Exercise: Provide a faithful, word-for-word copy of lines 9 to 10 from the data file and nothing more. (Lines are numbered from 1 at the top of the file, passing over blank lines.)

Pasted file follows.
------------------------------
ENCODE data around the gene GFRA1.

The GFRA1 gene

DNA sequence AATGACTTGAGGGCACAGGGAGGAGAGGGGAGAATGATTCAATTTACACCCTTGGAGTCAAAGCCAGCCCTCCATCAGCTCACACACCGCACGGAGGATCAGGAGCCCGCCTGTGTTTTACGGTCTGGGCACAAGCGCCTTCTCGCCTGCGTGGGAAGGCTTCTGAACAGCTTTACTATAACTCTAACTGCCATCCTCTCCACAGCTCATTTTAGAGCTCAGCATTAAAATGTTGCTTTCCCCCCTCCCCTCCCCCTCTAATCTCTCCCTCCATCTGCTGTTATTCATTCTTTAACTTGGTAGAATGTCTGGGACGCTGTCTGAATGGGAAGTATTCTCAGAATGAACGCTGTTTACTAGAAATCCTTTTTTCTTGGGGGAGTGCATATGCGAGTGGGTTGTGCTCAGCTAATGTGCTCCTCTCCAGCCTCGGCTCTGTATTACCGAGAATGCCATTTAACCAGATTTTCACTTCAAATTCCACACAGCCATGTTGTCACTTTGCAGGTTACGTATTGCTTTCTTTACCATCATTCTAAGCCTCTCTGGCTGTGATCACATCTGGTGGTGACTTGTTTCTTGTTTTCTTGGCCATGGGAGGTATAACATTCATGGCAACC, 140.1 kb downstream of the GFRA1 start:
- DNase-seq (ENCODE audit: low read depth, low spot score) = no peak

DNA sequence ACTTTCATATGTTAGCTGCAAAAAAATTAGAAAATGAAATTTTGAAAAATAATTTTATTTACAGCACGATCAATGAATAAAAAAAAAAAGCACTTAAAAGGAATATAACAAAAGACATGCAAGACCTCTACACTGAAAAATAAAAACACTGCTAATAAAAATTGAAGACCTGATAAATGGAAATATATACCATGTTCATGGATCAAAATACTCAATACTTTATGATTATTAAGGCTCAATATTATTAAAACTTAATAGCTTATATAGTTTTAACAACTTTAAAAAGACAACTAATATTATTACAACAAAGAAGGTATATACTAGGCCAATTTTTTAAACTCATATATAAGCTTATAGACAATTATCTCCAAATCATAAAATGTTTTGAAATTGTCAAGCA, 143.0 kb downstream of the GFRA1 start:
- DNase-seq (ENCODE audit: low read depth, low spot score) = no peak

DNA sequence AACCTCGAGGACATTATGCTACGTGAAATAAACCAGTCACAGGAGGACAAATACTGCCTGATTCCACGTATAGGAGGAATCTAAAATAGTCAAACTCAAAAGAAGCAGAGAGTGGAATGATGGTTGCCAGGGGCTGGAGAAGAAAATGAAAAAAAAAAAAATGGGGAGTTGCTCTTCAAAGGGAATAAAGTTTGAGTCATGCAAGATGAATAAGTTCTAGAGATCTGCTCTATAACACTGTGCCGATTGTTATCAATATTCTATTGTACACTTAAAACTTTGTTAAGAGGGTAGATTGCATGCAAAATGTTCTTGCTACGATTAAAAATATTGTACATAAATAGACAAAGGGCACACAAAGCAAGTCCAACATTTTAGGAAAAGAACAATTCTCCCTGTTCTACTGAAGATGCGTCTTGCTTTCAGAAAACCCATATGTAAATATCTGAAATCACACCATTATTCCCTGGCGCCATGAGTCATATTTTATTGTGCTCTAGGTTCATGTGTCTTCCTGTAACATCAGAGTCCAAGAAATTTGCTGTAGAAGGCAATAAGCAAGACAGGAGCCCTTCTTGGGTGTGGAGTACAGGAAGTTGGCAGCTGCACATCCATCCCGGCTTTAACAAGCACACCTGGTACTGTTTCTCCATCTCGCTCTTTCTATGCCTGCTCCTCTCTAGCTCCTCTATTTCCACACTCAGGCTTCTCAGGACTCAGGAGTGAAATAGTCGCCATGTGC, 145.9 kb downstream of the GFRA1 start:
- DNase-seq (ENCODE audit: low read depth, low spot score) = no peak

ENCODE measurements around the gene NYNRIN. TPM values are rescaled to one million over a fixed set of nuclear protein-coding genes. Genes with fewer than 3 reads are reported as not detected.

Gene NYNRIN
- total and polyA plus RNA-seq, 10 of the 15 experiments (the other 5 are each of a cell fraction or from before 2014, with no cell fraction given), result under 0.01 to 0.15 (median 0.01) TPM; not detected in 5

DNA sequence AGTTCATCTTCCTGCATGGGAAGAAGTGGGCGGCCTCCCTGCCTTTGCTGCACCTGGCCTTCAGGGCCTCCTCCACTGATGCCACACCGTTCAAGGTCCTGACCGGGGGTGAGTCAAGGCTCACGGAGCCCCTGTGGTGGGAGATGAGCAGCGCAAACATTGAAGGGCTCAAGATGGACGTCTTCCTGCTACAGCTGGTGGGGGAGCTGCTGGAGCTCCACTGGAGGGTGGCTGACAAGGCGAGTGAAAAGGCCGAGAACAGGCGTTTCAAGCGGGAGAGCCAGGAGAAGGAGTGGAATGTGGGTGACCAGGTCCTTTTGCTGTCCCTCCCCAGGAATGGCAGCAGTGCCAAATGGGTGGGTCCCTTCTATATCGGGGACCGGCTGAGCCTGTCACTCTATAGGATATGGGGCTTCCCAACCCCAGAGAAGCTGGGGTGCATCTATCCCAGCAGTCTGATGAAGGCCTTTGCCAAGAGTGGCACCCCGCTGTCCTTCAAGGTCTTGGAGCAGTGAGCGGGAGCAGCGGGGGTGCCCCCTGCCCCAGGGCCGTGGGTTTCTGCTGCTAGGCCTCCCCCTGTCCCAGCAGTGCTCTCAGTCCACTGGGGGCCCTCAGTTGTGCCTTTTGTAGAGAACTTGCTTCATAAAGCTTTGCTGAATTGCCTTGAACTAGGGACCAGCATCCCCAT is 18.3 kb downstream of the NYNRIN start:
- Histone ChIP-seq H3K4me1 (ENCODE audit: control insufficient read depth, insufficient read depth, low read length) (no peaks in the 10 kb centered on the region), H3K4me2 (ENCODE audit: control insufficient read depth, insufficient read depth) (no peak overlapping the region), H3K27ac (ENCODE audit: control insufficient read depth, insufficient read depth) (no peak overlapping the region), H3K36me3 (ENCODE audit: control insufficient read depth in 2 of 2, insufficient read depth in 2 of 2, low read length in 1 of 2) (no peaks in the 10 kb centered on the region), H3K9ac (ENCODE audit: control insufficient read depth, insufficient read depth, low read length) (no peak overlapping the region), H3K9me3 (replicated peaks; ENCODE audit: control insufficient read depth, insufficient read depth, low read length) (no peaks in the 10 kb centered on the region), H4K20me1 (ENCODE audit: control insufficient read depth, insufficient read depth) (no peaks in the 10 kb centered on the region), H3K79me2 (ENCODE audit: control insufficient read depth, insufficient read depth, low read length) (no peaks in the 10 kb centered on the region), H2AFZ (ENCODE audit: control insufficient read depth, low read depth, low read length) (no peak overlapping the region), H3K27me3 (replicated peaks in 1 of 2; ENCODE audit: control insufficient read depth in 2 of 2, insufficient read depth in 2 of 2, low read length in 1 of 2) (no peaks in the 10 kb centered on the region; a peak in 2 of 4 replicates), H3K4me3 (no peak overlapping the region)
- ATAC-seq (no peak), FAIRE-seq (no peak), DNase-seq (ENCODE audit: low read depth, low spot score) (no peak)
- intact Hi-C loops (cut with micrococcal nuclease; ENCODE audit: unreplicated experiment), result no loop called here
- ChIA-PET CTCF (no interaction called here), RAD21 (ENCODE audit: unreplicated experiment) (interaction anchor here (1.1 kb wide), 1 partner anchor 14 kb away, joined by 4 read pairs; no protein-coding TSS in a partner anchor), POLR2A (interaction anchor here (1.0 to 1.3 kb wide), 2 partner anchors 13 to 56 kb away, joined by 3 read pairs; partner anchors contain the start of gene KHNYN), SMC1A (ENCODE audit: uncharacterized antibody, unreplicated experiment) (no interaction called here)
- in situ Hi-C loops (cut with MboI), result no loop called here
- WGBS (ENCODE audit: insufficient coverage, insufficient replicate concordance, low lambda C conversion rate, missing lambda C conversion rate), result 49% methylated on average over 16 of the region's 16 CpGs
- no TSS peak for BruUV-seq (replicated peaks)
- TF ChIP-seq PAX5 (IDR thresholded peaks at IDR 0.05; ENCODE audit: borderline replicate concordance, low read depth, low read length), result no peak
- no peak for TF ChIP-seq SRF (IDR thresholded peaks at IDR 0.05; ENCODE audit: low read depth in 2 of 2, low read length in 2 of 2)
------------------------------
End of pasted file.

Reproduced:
ENCODE measurements around the gene NYNRIN. TPM values are rescaled to one million over a fixed set of nuclear protein-coding genes. Genes with fewer than 3 reads are reported as not detected.

Gene NYNRIN